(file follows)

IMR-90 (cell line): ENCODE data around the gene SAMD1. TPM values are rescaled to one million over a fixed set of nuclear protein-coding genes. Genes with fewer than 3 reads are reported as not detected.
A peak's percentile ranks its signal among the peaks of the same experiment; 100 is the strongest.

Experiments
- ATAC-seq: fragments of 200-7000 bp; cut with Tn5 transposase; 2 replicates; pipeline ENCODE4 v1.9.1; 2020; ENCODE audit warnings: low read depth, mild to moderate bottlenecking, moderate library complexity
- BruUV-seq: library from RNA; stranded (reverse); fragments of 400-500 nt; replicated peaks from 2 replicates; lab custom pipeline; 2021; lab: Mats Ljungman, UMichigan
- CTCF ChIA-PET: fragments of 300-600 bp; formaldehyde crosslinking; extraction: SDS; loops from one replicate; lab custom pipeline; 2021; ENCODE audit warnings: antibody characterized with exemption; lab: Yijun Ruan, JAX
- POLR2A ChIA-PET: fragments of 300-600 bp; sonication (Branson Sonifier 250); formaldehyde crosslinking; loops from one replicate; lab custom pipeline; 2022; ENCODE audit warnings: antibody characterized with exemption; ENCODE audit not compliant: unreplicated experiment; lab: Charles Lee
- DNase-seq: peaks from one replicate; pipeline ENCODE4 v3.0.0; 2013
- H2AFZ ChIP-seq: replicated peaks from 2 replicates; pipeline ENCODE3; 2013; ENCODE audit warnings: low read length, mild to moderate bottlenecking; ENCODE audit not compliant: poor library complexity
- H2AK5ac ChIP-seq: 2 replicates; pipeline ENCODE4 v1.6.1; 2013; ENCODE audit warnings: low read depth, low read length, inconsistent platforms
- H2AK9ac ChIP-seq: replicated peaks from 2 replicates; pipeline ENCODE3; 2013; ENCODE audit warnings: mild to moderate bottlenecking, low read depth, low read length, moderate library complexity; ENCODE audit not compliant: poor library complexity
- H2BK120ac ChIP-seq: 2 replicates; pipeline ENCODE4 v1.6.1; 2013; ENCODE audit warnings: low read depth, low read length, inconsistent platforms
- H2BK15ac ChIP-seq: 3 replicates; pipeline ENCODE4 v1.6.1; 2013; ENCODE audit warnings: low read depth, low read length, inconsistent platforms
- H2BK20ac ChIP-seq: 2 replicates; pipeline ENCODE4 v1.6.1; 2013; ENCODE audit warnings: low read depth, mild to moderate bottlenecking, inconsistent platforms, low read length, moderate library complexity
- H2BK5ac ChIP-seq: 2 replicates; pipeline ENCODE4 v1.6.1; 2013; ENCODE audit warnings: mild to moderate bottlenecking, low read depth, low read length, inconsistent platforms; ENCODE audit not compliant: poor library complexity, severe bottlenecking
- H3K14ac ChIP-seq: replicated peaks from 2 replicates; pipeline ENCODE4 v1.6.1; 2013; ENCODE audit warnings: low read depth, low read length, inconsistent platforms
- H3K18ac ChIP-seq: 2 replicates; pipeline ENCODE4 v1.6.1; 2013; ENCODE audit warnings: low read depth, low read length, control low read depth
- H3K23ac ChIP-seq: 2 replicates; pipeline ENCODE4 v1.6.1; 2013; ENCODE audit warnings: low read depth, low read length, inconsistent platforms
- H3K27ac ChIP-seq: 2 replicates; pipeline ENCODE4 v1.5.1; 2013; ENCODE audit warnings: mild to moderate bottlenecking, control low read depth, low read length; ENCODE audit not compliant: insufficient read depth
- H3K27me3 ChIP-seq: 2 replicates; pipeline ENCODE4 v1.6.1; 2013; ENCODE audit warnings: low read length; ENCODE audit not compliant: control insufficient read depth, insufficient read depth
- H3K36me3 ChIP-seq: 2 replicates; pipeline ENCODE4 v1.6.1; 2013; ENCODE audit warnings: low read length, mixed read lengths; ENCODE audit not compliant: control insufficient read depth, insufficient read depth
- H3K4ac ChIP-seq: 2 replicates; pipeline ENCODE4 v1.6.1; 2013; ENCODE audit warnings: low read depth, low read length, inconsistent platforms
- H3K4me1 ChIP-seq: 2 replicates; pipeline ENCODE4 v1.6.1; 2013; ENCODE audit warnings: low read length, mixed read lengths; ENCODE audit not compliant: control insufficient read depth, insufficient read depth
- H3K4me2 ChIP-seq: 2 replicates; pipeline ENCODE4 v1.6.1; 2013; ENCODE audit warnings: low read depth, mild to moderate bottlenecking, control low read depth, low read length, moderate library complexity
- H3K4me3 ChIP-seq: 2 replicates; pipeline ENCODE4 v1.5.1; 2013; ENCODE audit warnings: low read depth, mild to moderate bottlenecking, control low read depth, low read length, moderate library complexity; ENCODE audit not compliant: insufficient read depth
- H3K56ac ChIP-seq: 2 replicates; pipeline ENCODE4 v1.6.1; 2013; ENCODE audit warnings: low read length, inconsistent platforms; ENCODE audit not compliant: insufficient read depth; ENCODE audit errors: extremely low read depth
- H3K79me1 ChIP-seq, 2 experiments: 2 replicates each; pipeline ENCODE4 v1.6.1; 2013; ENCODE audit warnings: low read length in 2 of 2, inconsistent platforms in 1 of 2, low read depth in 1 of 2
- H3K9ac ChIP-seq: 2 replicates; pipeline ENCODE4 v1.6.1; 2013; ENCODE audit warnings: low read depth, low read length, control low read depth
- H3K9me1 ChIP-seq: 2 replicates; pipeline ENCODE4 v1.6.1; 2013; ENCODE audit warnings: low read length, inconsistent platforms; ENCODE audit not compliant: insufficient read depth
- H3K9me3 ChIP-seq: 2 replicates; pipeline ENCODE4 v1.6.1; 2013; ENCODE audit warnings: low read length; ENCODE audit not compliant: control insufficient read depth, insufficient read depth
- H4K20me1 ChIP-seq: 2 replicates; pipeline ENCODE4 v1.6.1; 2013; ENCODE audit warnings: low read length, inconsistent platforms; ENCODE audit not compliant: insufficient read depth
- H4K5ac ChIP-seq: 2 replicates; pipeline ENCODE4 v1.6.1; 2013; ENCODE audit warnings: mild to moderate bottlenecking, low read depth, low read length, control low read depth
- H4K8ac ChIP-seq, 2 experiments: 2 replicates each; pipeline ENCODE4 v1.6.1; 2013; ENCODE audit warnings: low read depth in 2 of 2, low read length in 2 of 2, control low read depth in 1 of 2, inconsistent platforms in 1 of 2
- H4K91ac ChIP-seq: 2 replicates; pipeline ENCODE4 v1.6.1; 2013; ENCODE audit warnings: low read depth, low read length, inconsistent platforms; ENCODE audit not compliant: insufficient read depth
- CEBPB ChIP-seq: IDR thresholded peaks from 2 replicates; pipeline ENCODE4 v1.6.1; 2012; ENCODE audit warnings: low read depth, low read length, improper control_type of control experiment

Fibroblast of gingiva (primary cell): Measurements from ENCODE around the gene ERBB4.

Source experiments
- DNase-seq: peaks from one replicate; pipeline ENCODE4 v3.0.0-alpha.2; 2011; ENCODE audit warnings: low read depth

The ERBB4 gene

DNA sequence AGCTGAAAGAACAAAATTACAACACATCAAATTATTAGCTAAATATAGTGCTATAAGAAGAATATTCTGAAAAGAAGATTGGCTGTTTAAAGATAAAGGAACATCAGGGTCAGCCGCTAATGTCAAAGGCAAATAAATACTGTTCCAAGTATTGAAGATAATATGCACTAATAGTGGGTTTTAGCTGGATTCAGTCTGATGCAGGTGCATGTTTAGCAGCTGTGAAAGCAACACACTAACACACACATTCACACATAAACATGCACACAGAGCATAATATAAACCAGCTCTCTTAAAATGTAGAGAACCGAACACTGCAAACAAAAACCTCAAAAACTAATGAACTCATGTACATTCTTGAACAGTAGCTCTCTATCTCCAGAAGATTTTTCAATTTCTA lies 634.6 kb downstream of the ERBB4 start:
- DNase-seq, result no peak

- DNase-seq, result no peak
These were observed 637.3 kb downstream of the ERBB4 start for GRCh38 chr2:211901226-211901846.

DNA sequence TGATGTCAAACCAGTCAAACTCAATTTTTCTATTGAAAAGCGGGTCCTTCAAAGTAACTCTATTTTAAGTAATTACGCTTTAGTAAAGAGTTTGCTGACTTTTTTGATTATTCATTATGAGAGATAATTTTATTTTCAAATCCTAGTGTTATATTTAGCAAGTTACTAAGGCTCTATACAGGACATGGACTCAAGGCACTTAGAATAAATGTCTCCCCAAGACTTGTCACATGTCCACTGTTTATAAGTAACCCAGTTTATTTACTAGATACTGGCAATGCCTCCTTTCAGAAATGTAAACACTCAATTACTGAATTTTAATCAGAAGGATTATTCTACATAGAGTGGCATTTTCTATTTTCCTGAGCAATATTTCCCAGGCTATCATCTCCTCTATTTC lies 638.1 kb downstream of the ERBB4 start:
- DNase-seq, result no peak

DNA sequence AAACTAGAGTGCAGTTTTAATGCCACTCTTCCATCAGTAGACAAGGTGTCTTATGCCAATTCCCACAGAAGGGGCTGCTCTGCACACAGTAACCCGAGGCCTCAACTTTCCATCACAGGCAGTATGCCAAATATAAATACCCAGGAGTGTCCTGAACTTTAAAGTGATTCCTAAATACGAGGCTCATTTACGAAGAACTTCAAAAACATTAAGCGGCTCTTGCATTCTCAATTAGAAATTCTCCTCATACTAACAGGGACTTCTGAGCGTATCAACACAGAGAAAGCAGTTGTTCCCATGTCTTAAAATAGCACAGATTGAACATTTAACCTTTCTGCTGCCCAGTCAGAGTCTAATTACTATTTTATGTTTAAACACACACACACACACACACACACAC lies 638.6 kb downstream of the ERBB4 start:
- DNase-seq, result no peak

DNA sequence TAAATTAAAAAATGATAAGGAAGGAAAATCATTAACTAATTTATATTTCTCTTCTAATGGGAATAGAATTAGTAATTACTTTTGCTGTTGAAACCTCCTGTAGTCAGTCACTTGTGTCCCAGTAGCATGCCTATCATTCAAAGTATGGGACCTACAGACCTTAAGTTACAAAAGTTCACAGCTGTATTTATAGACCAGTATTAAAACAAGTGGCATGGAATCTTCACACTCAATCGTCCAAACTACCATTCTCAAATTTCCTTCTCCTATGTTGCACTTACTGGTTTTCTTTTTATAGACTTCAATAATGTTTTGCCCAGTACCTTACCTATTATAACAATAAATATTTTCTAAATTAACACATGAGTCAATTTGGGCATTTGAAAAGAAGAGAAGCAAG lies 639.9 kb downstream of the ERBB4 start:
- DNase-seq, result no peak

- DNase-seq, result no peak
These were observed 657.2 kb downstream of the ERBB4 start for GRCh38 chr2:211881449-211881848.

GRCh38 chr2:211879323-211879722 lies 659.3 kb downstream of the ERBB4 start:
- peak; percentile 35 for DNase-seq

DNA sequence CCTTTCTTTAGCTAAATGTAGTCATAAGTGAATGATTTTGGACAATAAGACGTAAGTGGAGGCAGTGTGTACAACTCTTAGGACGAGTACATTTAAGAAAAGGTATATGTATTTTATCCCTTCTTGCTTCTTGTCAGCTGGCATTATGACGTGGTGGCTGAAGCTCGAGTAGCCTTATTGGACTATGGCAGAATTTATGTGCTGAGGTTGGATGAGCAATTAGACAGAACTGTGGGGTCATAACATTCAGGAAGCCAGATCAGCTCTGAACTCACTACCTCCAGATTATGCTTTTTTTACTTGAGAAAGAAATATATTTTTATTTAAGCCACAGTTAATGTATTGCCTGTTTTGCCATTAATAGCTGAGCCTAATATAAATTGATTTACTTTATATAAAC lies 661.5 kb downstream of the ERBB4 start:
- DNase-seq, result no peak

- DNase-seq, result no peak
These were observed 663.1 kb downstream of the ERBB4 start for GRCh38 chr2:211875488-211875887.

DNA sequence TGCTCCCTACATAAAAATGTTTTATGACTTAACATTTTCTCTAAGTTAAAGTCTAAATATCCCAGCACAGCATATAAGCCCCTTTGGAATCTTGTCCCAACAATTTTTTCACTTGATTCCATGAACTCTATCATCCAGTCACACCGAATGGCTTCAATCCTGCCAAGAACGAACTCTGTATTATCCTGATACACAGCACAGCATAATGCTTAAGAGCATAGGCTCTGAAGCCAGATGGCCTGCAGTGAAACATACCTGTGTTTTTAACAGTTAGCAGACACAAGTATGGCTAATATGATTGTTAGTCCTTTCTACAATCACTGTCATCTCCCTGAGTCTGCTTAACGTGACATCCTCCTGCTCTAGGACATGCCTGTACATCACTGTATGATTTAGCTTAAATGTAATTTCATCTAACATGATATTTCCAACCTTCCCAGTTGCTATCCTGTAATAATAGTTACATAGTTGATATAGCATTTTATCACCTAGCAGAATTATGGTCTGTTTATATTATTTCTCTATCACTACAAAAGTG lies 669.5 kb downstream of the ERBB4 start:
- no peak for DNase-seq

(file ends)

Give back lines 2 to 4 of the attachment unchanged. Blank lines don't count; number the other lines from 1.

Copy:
A peak's percentile ranks its signal among the peaks of the same experiment; 100 is the strongest.

Experiments
- ATAC-seq: fragments of 200-7000 bp; cut with Tn5 transposase; 2 replicates; pipeline ENCODE4 v1.9.1; 2020; ENCODE audit warnings: low read depth, mild to moderate bottlenecking, moderate library complexity